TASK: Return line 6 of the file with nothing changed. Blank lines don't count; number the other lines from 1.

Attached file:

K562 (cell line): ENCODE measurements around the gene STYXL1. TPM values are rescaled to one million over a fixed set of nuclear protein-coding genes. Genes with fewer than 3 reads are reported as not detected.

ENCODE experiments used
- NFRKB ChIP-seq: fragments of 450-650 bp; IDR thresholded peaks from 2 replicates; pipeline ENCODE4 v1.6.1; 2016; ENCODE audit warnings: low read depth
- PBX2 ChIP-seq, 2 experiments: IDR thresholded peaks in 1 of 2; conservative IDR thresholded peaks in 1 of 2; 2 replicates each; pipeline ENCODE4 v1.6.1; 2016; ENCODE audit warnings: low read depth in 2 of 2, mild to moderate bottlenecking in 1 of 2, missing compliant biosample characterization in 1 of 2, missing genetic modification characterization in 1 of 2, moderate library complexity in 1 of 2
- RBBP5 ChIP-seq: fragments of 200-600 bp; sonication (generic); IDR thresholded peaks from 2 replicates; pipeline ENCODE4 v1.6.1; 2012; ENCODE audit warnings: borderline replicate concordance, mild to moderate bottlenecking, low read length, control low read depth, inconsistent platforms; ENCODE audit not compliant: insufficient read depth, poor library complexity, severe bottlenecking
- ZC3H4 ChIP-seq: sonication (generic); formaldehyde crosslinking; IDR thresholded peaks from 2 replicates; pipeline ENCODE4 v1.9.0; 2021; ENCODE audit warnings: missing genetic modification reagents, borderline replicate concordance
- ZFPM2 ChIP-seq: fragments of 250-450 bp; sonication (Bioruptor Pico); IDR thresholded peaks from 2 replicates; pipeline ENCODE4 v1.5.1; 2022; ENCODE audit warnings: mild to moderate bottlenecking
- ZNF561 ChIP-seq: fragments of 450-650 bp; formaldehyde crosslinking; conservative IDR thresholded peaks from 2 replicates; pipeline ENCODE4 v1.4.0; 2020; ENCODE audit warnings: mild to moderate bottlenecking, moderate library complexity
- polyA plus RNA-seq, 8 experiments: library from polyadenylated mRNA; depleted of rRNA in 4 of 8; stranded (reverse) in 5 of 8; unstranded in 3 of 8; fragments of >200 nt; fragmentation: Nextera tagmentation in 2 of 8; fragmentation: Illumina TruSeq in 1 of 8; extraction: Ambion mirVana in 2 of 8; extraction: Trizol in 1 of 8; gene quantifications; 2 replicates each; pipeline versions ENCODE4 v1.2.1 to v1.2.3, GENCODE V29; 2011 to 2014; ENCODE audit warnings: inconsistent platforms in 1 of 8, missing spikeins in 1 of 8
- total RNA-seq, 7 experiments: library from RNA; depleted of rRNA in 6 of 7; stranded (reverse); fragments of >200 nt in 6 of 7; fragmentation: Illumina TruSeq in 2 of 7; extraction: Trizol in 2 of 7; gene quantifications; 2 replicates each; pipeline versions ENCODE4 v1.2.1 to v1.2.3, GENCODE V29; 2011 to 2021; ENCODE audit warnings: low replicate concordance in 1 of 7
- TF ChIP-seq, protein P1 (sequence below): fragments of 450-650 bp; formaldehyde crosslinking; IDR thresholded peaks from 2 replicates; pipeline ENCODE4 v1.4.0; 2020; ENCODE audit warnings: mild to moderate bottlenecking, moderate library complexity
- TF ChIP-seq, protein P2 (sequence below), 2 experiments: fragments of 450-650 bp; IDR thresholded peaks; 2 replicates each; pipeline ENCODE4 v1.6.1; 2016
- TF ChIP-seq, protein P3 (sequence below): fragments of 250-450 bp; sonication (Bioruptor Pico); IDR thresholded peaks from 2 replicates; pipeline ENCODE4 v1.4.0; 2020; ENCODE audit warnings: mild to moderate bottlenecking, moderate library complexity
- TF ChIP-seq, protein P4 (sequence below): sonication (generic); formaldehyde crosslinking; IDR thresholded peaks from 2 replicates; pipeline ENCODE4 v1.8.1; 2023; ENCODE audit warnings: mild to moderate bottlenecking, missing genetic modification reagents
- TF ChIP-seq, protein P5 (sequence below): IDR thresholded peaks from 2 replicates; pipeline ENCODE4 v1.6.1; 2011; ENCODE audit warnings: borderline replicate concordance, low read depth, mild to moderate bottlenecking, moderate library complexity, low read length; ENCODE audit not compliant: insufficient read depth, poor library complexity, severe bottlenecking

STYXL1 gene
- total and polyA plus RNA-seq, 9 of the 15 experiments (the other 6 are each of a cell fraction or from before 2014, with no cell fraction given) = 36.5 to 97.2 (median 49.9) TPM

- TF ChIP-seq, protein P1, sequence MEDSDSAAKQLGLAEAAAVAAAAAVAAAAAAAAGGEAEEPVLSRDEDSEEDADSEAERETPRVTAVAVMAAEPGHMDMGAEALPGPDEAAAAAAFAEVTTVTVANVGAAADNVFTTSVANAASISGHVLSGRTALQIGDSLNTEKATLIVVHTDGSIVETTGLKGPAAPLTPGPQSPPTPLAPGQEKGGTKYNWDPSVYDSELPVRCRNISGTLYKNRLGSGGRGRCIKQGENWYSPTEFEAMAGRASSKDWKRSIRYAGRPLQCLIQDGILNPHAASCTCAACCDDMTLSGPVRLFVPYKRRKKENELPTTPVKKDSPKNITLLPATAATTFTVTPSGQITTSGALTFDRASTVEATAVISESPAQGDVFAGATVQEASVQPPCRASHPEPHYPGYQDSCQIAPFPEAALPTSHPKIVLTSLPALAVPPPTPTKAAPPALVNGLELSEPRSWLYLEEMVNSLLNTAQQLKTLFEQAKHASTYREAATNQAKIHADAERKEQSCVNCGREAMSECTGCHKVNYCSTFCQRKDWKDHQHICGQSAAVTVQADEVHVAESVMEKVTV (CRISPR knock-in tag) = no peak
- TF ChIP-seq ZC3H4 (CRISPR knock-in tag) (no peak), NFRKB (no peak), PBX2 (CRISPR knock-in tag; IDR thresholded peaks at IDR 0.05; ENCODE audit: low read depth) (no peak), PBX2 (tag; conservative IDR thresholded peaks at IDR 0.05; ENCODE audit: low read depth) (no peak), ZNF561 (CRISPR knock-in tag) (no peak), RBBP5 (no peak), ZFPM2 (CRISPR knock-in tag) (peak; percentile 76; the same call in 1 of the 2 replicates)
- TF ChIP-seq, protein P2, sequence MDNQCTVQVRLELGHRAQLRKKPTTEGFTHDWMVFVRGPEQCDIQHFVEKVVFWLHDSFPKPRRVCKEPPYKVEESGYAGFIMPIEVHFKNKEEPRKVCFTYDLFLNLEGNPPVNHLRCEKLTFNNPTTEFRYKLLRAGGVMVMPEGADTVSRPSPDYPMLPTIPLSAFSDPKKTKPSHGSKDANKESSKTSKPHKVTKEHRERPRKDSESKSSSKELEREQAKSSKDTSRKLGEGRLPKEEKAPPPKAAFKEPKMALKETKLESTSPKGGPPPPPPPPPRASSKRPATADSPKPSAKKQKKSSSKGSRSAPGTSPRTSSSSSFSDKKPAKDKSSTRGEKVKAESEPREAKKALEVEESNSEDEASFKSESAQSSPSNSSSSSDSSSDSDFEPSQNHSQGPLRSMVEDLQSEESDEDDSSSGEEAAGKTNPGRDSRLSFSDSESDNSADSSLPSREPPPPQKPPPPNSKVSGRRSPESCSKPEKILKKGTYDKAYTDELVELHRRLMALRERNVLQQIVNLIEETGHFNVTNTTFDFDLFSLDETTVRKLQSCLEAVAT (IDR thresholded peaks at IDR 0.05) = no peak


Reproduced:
- ZC3H4 ChIP-seq: sonication (generic); formaldehyde crosslinking; IDR thresholded peaks from 2 replicates; pipeline ENCODE4 v1.9.0; 2021; ENCODE audit warnings: missing genetic modification reagents, borderline replicate concordance